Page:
From Peter Dykeman-Bermingham ‘18.5:
Affinivax, a Cambridge, MA based vaccine development startup, is looking to hire a Research Associate for its development team. Your role would further the development of their novel vaccine platform through in vivo testing.
A successful candidate should have experience working with mouse models as well as all the other good stuff that Middlebury teaches you along the way!
Please reach out for additional information, with any questions, or with a resume you’d like me to pass along. My email is email@example.com.
Platelet BioGenesis, located in Cambridge MA, is a venture-backed biotech startup that was spun out of Harvard Medical School to produce donor-independent human platelets. They are a highly driven and ambitious young company that values openness, transparency, intellectual honesty, and collaboration, in their endeavor to transform platelet and derived therapeutics.
They make platelets. They have developed a scalable cGMP-compliant cell culture platform to make human pluripotent stem cell-derived platelets. They are now further scaling production for human clinical trials and leveraging their platform for cell-based drug delivery opportunities. They are currently recruiting for a motivated entry-level scientist to join their Bioreactor team. This person will work directly with the team scientists to advance the millifluidic bioreactor operation and scale up, as well as executing in vitro functional assays involving microfluidic devices. The candidate will plan and execute experiments utilizing human and mouse cells to optimize the production of platelets.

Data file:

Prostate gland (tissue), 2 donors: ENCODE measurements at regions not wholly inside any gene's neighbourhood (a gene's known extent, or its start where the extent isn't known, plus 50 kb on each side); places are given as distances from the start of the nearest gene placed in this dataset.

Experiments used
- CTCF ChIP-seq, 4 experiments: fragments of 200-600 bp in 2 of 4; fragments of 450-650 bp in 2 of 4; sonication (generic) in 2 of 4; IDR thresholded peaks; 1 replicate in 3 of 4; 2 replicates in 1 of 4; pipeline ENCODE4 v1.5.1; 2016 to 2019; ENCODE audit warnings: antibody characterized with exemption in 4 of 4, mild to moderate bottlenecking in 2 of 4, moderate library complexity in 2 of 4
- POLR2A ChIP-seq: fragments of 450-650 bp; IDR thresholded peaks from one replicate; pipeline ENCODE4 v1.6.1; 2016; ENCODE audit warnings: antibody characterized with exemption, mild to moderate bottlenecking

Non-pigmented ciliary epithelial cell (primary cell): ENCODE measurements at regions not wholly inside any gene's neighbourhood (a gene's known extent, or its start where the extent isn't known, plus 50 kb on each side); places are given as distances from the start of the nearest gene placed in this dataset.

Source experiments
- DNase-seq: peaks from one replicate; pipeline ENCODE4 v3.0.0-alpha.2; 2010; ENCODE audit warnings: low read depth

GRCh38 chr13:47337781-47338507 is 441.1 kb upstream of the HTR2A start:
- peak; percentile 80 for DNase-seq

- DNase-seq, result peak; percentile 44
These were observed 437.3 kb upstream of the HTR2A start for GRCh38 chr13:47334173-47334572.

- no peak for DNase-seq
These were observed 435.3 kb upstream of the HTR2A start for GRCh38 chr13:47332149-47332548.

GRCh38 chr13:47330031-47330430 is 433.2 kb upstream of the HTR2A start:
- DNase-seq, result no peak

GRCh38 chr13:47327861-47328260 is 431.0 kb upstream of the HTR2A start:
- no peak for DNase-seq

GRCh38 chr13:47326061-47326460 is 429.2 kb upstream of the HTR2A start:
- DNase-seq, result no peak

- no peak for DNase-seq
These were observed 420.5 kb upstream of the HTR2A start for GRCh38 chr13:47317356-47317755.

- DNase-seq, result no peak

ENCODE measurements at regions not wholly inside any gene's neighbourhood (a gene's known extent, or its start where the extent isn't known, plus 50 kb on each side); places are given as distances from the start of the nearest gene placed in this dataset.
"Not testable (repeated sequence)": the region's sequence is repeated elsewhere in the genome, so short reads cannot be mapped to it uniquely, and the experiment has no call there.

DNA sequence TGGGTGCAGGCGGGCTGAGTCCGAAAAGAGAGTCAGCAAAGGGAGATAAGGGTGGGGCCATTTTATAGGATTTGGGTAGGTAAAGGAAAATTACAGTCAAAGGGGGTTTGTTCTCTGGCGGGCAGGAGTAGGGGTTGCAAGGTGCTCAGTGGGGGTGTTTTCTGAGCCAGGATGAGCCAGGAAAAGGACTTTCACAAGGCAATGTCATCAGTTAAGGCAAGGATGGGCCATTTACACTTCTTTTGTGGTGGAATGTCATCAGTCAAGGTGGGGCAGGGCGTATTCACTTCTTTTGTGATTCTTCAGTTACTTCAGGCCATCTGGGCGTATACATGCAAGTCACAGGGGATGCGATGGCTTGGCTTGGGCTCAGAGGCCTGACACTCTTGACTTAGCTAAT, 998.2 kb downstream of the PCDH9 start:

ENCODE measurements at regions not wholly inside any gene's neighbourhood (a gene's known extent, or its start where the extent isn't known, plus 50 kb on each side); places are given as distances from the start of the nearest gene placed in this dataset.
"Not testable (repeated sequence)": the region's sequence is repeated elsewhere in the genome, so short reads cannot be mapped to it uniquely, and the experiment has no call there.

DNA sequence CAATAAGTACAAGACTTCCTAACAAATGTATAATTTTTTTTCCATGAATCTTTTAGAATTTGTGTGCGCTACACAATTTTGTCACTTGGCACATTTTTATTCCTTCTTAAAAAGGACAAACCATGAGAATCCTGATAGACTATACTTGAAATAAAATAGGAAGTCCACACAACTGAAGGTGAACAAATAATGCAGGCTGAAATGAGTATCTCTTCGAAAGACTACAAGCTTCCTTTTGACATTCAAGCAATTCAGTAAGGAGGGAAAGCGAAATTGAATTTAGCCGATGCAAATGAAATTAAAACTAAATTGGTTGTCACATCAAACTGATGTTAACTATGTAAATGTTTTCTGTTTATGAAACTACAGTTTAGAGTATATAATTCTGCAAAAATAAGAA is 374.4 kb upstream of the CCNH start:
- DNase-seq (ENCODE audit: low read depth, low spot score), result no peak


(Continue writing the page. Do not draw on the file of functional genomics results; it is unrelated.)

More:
They are looking for a driven independent thinker with a professional work ethic who shares their long‐term vision for leveraging platelets as a drug delivery platform. Initiative and creative problem solving are priorities.
Learn more about the position in Handshake. Deadline 7/1.
Application deadline 4/30.
Every immune system has a story to tell— the key is knowing how to listen. Adaptive Biotechnologies‘ goal is to meaningfully improve people’s lives by learning from the wisdom of their adaptive immune systems. It’s a bold objective that we’re uniquely built to achieve
At Adaptive Biotechnologies, you’ll be challenged, you’ll be inspired, and you’ll be part of an innovative organization making a real impact on improving the quality of life globally. No matter what your role is, you’ll find a diverse, team-driven, fun culture where your contributions truly count.
Position Overview: Adaptive Biotechnologies is currently looking for an exceptional Summer Intern to join their Research and Development team. Successful candidates will assist with the development of multiplex PCR- and NGS-based assays. During your time at Adaptive, you will learn various lab techniques, including mammalian cell culture, image cytometry, cell based assays, PCR, sequencing library preparation, and targeted NGS-sequencing under the supervision of experienced laboratory personnel. You will also gain experience in data analysis and become familiar with the product development cycle.
Open to Rising Juniors and Seniors. Learn more about the position in Handshake.
Article by Aja Frost of The Muse.
“A colleague of mine once compared phone and Skype interviews to take-home tests.
“You still need to study,” she explained. “But you can also have everything you need in front of you.”